If you want to make the most of your Social Security benefits, you'll need to make some important moves in your investment portfolio. Proper planning can help you keep most or all of your Social Security benefits instead of paying back a good chunk in taxes, and it will help maximize the returns on the rest of your retirement portfolio.
Here are three steps you should take before you claim Social Security in order to make the most of it.
A quick primer on Social Security taxation
In order to reduce taxes paid on Social Security, it helps to understand how the tax is calculated. The IRS uses a metric called "combined income" to determine what portion of your benefits, if any, are taxable. Combined income is equal to your adjusted gross income plus half your Social Security income, plus any nontaxable interest.
Below are the thresholds showing how much of your Social Security benefits are considered taxable at various combined income levels.
|Up to 50%
|$25,000 to $34,000
|$32,000 to $44,000
|Up to 85%
The reason it's "up to 50%" or "up to 85%" in the table above is that there's also a limit on taxation based on how much your income exceeds the threshold amounts. For example, if you're single with a combined income of $30,000 and Social Security benefits of $10,000, you'd end up paying tax not on half the $10,000 in benefits, but rather on half the $30,000 amount your combined income exceeds the $25,000 threshold. Half of $5,000 works out to $2,500. Similarly, if you're filing a joint return with a combined income of $40,000 and benefits of $15,000, you'd pay tax on $4,000 -- half the $8,000 amount by which the combined income exceeds the $32,000 threshold.
To minimize the taxes when you start receiving Social Security, here are three things to consider in the years leading up to retirement before you claim your benefits.
1. Roth conversions
The more money you can get into a Roth IRA before you claim Social Security benefits, the better a position you'll be in to avoid taxes. That's because withdrawals from a Roth IRA don't count toward your adjusted gross income since you already paid taxes on those funds in the year you contributed or converted to the Roth IRA.
Converting funds from a traditional IRA or 401(k) to a Roth account requires you to pay income taxes on the amount converted. That's on top of any other income. So it's best to perform a Roth conversion in a year when the rest of your income is extremely low. That might be during a gap in your working career or early on in retirement before claiming Social Security.
Ideally, you'll be able to keep your tax bill extremely low on these Roth conversions. Paying a little bit of tax now can save you a lot in taxes later on in retirement when your pre-tax retirement accounts start making you take required minimum distributions and you're also taking income from Social Security.
2. Tax-gain harvesting
Another step to take in years where your income is low is called tax-gain harvesting. This is a process whereby you purposefully book a gain on an investment to pay taxes on the capital gains. The trick is that you can pay 0% in taxes if you keep your taxable income below a certain threshold. In 2022, that threshold is $41,675 for individuals and $83,350 for those filing jointly.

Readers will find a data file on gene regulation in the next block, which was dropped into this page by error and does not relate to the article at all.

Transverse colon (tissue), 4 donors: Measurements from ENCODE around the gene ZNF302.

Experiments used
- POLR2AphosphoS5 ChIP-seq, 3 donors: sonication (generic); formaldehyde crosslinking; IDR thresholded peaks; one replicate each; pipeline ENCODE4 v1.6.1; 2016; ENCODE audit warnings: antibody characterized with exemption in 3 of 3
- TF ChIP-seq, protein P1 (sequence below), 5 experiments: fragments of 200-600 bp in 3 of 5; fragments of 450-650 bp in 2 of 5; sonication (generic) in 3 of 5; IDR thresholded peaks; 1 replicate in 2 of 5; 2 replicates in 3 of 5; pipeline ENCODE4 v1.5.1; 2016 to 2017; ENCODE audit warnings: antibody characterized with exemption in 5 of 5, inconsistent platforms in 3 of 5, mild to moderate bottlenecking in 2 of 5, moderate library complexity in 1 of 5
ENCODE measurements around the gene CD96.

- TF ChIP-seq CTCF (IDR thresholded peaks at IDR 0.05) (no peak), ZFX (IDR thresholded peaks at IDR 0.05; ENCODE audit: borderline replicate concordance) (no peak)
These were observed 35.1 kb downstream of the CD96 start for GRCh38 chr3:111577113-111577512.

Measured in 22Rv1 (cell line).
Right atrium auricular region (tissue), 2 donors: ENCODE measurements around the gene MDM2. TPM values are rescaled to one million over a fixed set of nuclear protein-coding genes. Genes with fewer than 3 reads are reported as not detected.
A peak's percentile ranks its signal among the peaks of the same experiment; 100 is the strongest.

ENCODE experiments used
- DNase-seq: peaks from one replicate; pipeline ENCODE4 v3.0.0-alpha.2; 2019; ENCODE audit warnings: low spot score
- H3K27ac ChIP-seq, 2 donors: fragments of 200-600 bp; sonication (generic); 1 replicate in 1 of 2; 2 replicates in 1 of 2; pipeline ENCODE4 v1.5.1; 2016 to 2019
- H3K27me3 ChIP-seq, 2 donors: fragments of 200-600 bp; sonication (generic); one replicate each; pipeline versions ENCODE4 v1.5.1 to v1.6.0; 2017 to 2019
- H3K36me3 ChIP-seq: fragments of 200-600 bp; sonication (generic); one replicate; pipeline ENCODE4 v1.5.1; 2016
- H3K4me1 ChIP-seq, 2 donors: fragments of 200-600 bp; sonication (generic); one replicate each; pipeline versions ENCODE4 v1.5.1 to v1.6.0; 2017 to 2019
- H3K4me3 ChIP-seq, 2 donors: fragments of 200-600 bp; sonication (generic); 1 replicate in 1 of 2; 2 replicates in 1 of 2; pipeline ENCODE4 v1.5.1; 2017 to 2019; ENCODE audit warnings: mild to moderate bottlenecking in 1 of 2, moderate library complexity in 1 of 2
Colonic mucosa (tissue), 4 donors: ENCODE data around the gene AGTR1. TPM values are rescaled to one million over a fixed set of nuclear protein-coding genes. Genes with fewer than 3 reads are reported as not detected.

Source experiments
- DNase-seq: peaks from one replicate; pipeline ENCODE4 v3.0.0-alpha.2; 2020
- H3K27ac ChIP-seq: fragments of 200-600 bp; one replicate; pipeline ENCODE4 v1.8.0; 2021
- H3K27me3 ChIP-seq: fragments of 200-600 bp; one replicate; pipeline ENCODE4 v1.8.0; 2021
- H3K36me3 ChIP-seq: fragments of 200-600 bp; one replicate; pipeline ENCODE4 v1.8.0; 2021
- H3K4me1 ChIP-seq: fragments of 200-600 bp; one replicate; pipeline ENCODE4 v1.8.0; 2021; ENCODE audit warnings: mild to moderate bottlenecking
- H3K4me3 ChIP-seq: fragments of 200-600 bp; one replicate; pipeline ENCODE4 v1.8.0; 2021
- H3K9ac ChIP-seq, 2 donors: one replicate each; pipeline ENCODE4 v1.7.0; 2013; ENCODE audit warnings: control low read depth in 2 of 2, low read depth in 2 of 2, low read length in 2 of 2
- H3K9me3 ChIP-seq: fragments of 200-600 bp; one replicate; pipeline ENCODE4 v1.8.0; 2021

You can keep those funds invested, too. In fact, unlike with tax-loss harvesting, you can buy back your shares immediately without worrying.
The aim with tax-gain harvesting early in retirement or during years of low income is to set yourself up to pay less in capital gains later on when you actually need the money for living expenses. That way, when you sell to raise cash, you won't add as much to your combined income. And if you have some investments that go down in the intervening years, you may be able to take a loss and offset gains or income elsewhere to keep taxes low.
3. Adjust your asset allocation
While you're performing the above steps, it may be an opportunity to adjust your asset allocation in order to maximize your retirement portfolio. Instead of thinking of your Social Security benefits as something outside of your investments and savings, you should consider them to be more like a fixed-income retirement asset.
Every year you delay taking Social Security retirement benefits from 62 to 70, their value increases. If you wait longer to claim Social Security, it can cover more of your fixed income needs when you do start getting benefits. Therefore, it makes sense to try to account for the value of Social Security in your portfolio relative to your other assets and ensure your asset allocation is in line with your overall plan and risk profile.
Specifically, as you wait to claim, it might make sense to have a higher percentage of your retirement investment portfolio in stocks than if you claimed earlier. Doing so can help you maximize your portfolio returns over the long run -- and also potentially avoid taxes on income from bonds and other fixed-income investments.
To be sure, you should rebalance your portfolio throughout retirement to maintain a proper asset allocation. But if you're delaying Social Security, you ought to account for its increasing value in your portfolio when deciding how to rebalance.
A few maneuvers in your retirement portfolio can make a world of difference in how much you end up having available to spend when you need the money. Take these steps early in retirement, and you'll be able to enjoy a lower tax bill and a bigger portfolio later.